Alphabet Is Killing Off Its Solar Drone Project

Google owner Alphabet’s subsidiary research company, X, has shut down its project aimed at building a solar-powered drone intended to bring internet access to remote areas.

Google purchased Titan Aerospace in 2014. Facebook also reportedly had been interested in buying the U.S. maker of aerial drones. Titan later became part of X, Alphabet’s moonshot lab, in late 2015.

Employees from the Titan team are now working on other efforts such as Project Loon to provide internet access via high-altitude balloons, or Project Wing, which is building delivery drones.

“We ended our exploration of high-altitude UAVs for internet access shortly after (Titan joined X),” an X spokesperson said in a statement. “By comparison, at this stage the economics and technical feasibility of Project Loon present a much more promising way to connect rural and remote parts of the world.”

In ditching solar-powered drones, X has taken a different stance to rival Facebook, which has gone all-in on the technology with its Aquila project. The Aquila drone, a 130ft-long aircraft developed in Bridgwater, Somerset, is intended to circle in the upper atmosphere, using lasers to broadcast data down to base stations on the ground.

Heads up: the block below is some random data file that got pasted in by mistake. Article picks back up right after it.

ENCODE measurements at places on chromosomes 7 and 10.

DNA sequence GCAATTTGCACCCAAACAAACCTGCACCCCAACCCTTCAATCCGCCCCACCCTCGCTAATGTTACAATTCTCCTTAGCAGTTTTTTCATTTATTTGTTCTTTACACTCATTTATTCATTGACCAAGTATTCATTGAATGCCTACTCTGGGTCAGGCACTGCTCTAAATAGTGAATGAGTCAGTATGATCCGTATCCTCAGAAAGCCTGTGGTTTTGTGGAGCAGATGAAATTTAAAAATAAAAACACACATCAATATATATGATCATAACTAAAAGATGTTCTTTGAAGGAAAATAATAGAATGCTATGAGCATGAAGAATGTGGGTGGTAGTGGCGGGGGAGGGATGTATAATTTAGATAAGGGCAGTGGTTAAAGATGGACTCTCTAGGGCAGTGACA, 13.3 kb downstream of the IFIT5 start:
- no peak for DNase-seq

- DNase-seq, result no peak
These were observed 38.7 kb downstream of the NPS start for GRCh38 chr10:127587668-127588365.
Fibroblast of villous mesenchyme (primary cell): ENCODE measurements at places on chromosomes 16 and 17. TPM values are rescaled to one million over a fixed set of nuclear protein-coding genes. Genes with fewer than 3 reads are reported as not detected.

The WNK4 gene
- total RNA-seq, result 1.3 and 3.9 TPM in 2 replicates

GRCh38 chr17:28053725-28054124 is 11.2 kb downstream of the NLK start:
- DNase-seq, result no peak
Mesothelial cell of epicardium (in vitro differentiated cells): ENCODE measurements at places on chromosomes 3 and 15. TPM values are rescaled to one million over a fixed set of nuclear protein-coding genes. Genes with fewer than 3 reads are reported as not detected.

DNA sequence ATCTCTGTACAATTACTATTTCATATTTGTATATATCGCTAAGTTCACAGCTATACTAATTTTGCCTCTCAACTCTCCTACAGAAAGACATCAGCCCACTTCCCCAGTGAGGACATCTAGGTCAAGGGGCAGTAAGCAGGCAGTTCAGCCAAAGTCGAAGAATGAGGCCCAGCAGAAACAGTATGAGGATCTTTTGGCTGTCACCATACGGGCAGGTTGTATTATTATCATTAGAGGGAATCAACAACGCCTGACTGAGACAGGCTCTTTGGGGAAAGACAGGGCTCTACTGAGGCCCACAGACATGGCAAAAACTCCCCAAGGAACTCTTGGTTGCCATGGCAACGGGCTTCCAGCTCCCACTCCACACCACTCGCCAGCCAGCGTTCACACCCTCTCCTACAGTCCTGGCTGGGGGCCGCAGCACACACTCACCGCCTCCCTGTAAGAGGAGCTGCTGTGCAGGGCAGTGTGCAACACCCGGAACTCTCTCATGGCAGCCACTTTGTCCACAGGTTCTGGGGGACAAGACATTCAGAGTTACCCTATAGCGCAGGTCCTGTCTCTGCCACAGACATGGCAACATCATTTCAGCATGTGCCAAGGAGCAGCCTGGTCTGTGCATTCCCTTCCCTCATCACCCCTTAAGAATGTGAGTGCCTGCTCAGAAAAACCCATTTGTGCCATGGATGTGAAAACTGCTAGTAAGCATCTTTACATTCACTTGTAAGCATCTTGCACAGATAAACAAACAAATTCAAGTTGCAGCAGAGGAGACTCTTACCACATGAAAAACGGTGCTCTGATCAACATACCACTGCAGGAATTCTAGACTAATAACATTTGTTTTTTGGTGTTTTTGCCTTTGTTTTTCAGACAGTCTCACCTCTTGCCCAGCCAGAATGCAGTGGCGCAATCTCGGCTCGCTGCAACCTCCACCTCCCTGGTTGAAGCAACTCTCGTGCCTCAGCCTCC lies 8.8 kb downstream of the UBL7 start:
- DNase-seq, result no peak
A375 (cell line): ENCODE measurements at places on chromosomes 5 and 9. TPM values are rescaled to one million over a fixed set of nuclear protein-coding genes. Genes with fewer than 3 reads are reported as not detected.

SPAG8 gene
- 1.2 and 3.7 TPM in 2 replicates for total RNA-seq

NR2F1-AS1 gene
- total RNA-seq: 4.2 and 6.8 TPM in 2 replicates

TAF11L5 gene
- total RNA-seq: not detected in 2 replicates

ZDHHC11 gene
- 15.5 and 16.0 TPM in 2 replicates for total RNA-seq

Alphabet is killing off its solar drone project Solar drone

Facebook reported a “successful” test flight for the drone in July 2016, but America’s national transportation safety board later revealed that in fact, the drone was blown off course upon landing, resulting in the end of its wing snapping off. In a follow-up interview with the Verge, Facebook’s Yael Maguire argued that, because the drone had flown perfectly in the air and only suffered damage upon landing, “we feel like we shared 99.9% of the details, from a time perspective.”

X’s Project Loon proposal, achieved its first major milestone back in June 2013, when a New Zealand farmer connected to balloon-powered internet. The system uses advanced weather forecasting to actively navigate by raising and lowering its altitude to select which direction the wind should blow the balloons.